Are My Personal Assets Really Protected by My Corporation?


Most business owners form a corporation or limited liability company (LLC) so their personal assets are safely out of reach from business creditors. In the vast majority of cases (easily 80-90% of the cases we review), they fill out the necessary forms, file them with the Secretary of State along with the required fee and stop there. Unfortunately, this alone will not protect the owner from unlimited personal liability for business debts and obligations. It is a very real possibility that you could lose your home, savings and all other assets not protected by bankruptcy.


Illinois statutes and case law require substantially more. The Second District Illinois Appellate Court laid out numerous factors the courts must consider when determining whether to “pierce the corporate veil” and hold the owners personally liable for business debts. Here are some of the most frequent mistakes businesses make:

  • Failure to observe corporate formalities like annual meetings, minutes, elections, resolutions.

  • Failure to issue stock or properly authorize and record un-certificated stock..

  • Absence of corporate records like by-laws, tax returns, annual reports, deeds, titles, leases.

  • Commingling funds between owner and corporation.

  • Token officers or directors. If someone holds an office they must participate.

  • Non-payment of dividends to shareholders.

  • Not enough net assets in the corporation’s name considering the business risk involved. High risk ventures generally require more capital.

The courts will review all the facts to determine whether the corporation is truly separate from the owner or is only a sham or alter ego. They also look at whether allowing the corporate shield to protect the owners would sanction fraud, promote injustice or inequitable consequences. The point is, why take the chance of losing everything you’ve worked for when the cost of compliance is minimal.

Many single shareholder corporations and single member LLCs believe that holding annual meetings is unnecessary, but doing so and documenting things is a great way to memorialize what was accomplished over the past year and what still needs to be done. It really pays off when you need to look up a prior action taken and is invaluable if you ever plan to sell your business.

A common mistake many business owners make when they put money into the business after paying for and receiving their initial stock, is failing to properly document that new money as either an additional capital contribution, which requires additional stock to be issued or a loan, which requires a repayment agreement and promissory note. Many owners also occasionally take money or property out of the business for personal use and fail to properly document it as salary (subject to withholding taxes) or a dividend (requiring a board resolution).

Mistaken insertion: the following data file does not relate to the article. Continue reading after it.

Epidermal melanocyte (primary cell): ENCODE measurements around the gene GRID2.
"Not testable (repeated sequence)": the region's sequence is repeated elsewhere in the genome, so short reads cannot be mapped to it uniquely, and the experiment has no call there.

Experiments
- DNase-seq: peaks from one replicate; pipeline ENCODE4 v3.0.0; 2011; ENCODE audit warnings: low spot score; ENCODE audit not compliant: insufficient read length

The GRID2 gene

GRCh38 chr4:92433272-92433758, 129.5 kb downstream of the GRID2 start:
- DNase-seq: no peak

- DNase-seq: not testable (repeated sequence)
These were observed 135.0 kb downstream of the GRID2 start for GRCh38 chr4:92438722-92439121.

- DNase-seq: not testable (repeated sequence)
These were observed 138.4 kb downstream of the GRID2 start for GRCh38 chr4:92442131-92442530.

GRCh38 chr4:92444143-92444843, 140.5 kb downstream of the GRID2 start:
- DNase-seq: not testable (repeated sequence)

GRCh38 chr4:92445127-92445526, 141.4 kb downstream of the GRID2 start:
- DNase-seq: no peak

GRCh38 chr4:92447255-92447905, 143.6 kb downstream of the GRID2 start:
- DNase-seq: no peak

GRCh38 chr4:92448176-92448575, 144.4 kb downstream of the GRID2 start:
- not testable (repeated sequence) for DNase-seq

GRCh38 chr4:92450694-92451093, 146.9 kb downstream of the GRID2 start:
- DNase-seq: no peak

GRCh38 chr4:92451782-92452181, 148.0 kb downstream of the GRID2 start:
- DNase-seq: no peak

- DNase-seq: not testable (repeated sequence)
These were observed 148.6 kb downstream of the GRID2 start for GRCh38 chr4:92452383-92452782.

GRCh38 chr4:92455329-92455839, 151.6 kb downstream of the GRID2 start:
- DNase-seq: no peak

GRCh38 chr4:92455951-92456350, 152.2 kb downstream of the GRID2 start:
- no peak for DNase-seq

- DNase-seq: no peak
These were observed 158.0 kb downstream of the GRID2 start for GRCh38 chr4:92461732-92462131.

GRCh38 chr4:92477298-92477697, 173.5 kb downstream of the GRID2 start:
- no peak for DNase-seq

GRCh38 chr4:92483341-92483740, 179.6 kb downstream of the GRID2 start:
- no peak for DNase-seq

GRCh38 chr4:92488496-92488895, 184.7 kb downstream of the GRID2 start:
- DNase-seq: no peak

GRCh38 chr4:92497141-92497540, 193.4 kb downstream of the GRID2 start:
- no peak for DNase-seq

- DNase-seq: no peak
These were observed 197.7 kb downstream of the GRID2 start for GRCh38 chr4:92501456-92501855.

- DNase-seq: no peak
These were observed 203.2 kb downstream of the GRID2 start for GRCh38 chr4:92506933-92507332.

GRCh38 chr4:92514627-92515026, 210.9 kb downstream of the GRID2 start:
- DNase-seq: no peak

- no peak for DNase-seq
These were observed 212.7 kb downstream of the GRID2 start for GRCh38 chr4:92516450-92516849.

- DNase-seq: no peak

While it’s true LLCs were intended to offer limited personal liability protection without the usual corporate formalities, they are a relatively new legal creation compared to corporations. Some recent cases suggest that when courts are faced with deciding whether to disregard an LLC and hold the owner personally liable, the judges look to older established corporate cases. It’s clearly in your best interest to do more than the bare minimum if you truly want to avoid personal liability. Remember, it’s a balancing act once you’re in court and with a little advance planning, you can greatly increase the odds you’re never held personally liable for the debts of your corporation or LLC.

At Costello Legal Services, we perform a 25 point corporate check up to ensure your company is in perfect health. Why risk losing everything you’ve worked so hard for when you can ensure your business is in full compliance with the law for a fraction of the cost of defending and possibly losing a lawsuit. Please consider giving us a call for a complimentary consultation. You, your family and your co-owners will be glad you did!

Costello Legal Services, Ltd.


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